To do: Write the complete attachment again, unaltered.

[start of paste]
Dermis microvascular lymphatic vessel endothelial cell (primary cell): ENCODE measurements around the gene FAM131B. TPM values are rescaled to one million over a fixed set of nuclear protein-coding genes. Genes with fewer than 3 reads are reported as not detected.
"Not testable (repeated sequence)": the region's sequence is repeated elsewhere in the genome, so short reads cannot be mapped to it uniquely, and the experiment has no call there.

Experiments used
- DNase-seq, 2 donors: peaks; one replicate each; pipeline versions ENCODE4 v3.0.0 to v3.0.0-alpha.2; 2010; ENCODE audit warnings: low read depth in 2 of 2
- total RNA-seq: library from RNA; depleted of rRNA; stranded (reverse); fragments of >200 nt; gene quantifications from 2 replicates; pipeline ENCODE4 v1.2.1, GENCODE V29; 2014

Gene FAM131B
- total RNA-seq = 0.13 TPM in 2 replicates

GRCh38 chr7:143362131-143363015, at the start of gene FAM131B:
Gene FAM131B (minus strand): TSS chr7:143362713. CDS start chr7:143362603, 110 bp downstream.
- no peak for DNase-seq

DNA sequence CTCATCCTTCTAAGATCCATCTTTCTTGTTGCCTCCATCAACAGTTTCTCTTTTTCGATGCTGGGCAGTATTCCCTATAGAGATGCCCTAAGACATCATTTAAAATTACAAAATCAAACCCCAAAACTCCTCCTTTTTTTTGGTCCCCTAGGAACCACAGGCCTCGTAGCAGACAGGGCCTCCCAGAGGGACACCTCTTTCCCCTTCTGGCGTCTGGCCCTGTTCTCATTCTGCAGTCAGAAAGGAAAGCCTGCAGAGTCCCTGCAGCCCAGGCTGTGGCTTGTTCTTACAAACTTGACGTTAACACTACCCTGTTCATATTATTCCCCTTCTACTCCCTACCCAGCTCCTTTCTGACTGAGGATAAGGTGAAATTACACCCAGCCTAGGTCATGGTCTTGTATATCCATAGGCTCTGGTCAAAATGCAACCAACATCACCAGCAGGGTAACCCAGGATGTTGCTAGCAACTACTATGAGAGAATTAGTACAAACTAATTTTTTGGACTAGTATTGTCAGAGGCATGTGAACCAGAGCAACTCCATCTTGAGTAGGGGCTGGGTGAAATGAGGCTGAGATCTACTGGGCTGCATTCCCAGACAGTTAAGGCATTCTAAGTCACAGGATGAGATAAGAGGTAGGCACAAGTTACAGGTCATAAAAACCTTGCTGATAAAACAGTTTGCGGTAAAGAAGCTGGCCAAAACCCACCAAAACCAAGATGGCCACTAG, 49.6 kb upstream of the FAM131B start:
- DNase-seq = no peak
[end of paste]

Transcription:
Dermis microvascular lymphatic vessel endothelial cell (primary cell): ENCODE measurements around the gene FAM131B. TPM values are rescaled to one million over a fixed set of nuclear protein-coding genes. Genes with fewer than 3 reads are reported as not detected.
"Not testable (repeated sequence)": the region's sequence is repeated elsewhere in the genome, so short reads cannot be mapped to it uniquely, and the experiment has no call there.

Experiments used
- DNase-seq, 2 donors: peaks; one replicate each; pipeline versions ENCODE4 v3.0.0 to v3.0.0-alpha.2; 2010; ENCODE audit warnings: low read depth in 2 of 2
- total RNA-seq: library from RNA; depleted of rRNA; stranded (reverse); fragments of >200 nt; gene quantifications from 2 replicates; pipeline ENCODE4 v1.2.1, GENCODE V29; 2014

Gene FAM131B
- total RNA-seq = 0.13 TPM in 2 replicates

GRCh38 chr7:143362131-143363015, at the start of gene FAM131B:
Gene FAM131B (minus strand): TSS chr7:143362713. CDS start chr7:143362603, 110 bp downstream.
- no peak for DNase-seq

DNA sequence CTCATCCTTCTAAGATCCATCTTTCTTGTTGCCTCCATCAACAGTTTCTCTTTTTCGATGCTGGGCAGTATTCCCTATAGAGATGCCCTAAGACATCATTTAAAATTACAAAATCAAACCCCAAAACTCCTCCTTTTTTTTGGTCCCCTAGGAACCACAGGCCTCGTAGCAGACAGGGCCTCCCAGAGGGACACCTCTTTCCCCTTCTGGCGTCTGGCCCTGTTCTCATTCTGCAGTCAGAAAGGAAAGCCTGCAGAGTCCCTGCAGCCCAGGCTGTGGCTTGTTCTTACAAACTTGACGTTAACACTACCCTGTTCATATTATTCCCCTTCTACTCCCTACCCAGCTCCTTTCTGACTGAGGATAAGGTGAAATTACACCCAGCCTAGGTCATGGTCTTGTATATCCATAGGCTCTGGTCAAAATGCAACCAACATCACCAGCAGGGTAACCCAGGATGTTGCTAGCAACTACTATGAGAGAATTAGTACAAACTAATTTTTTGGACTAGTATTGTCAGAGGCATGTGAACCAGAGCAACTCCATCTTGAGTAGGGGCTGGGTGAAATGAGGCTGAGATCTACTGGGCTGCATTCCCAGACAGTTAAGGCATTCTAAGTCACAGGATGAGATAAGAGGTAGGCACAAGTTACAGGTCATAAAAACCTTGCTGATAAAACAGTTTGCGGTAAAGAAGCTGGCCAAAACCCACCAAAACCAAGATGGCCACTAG, 49.6 kb upstream of the FAM131B start:
- DNase-seq = no peak